Damian Hinds MP objects again to Veolia incinerator

Damian Hinds, the constituency MP for East Hampshire, the area that will be affected by Veolia's proposed commercial incinerator objected to the original proposals last summer - he has now objected again, and has given NWI permission to reproduce his letter below.


The further consultation period on Veolia's proposal is open until 15th February 2021, and No Wey Incinerator are asking supporters to OBJECT AGAIN to the proposals.




Dear Sir/Madam


Application Reference 33619/007


Objections to the above-referenced application were lodged during last summer's consultation period by residents in record numbers and by all the democratically elected representatives for the area in which the application site is situated (Parish Council, District Councillor, County Councillor and Member of Parliament) plus a significant number of neighbouring authorities.


I am grateful to the Council for requiring further and better information from the applicant on the various matters detailed in HCC's Regulation 25 letters and I note the material provided in response by Veolia. I wish, however, to reiterate my strong objections to this planning application and I urge Hampshire County Council to refuse it.


We must be ambitious to reduce consumption, to reuse and to recycle. I welcome the coming into force in October 2020 of The Waste (Circular Economy) (Amendment) Regulations 2020 and it is anticipated that the Environment Bill (with its important provisions relating to waste and resource efficiency) will be on the statute book by autumn of this year. The direction of travel is necessary and clear: whilst we should avoid landfill, settling for incineration is not good enough - it implies leakage from a circular economy. On 9 December 2020, the Committee on Climate Change [see footnote] published its Sixth Carbon Budget report, in which it stated, "Achieving significant future emission reductions in the waste sector requires a step-change towards a circular economy, moving away from landfill and energy-from-waste ..." [emphasis added].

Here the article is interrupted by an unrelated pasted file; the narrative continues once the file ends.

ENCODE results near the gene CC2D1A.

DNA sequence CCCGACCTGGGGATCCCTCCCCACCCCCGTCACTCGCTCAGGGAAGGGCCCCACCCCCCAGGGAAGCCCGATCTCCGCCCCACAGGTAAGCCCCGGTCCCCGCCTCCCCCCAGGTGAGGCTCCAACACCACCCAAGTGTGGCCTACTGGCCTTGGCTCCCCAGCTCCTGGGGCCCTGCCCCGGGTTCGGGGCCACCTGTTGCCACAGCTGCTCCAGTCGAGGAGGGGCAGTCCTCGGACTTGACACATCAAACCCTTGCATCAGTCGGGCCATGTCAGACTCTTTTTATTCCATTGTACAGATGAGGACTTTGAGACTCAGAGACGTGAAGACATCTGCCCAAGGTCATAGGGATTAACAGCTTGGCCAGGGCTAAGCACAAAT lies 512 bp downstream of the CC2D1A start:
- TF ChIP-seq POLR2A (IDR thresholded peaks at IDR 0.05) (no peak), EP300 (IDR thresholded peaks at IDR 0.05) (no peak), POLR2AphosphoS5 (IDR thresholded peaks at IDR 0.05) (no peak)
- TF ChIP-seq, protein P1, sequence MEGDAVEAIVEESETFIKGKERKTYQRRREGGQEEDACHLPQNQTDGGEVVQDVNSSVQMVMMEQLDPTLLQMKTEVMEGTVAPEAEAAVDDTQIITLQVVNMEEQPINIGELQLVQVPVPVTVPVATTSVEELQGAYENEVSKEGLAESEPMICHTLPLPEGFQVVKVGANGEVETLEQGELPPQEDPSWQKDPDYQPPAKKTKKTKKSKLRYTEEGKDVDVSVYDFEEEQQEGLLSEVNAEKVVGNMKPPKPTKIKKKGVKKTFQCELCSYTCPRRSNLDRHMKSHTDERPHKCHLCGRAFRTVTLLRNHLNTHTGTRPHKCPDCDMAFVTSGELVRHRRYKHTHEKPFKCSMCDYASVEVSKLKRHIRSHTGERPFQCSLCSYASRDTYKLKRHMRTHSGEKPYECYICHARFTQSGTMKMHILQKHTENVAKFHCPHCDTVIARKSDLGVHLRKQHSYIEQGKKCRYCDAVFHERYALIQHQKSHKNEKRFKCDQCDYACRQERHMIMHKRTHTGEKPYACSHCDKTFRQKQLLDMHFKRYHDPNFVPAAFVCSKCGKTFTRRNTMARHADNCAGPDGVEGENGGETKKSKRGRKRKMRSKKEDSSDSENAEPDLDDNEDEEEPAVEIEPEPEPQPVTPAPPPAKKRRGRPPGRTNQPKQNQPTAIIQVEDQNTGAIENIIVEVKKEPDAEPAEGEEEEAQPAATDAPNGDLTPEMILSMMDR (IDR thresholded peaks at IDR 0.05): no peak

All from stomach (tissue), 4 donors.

Energy recovery development should be used to divert waste from landfill only where other waste treatment options further up the waste hierarchy are truly unachievable. Given the recent growth in incineration capacity in the UK, I do hope to see very challenging analysis by the Council of whether there is a need anywhere in Hampshire for the kind of facility proposed by Veolia. Moving to a circular economy was one of the five investment priorities highlighted by the Committee on Climate Change in its June 2020 Progress Report to Parliament.


The Parliamentary Under Secretary of State for Environment, Food and Rural Affairs (Rebecca Pow MP) has reiterated in Parliament as recently as last month that, should wider policies not deliver the Government's waste ambitions in the long term, the introduction of a tax on incineration of waste will be considered. There has been significant growth in incineration capacity in the UK over the last decade and several proposed new facilities have already been consented in neighbouring counties; I believe at least one is already under construction. The creation of all this additional capacity may well act as a barrier to the creation of the circular economy and, if it does, it will create the further problem that any Energy from Waste (EfW) facility consented on the application site would have, over time, to source material from further and further afield, with obvious attendant adverse consequences.


It is hard to avoid the conclusion that, had this site not already been owned by the applicant, it would not have been proposed for an EfW facility. The proposed facility is wholly inappropriate, both in scale and in character, in relation to the Wey Valley location and its surrounding area. I note all the detailed information supplied about visual impact, landscape assessment, etc, but personally regard the inappropriateness of the site as being completely obvious in landscape and visual impact terms.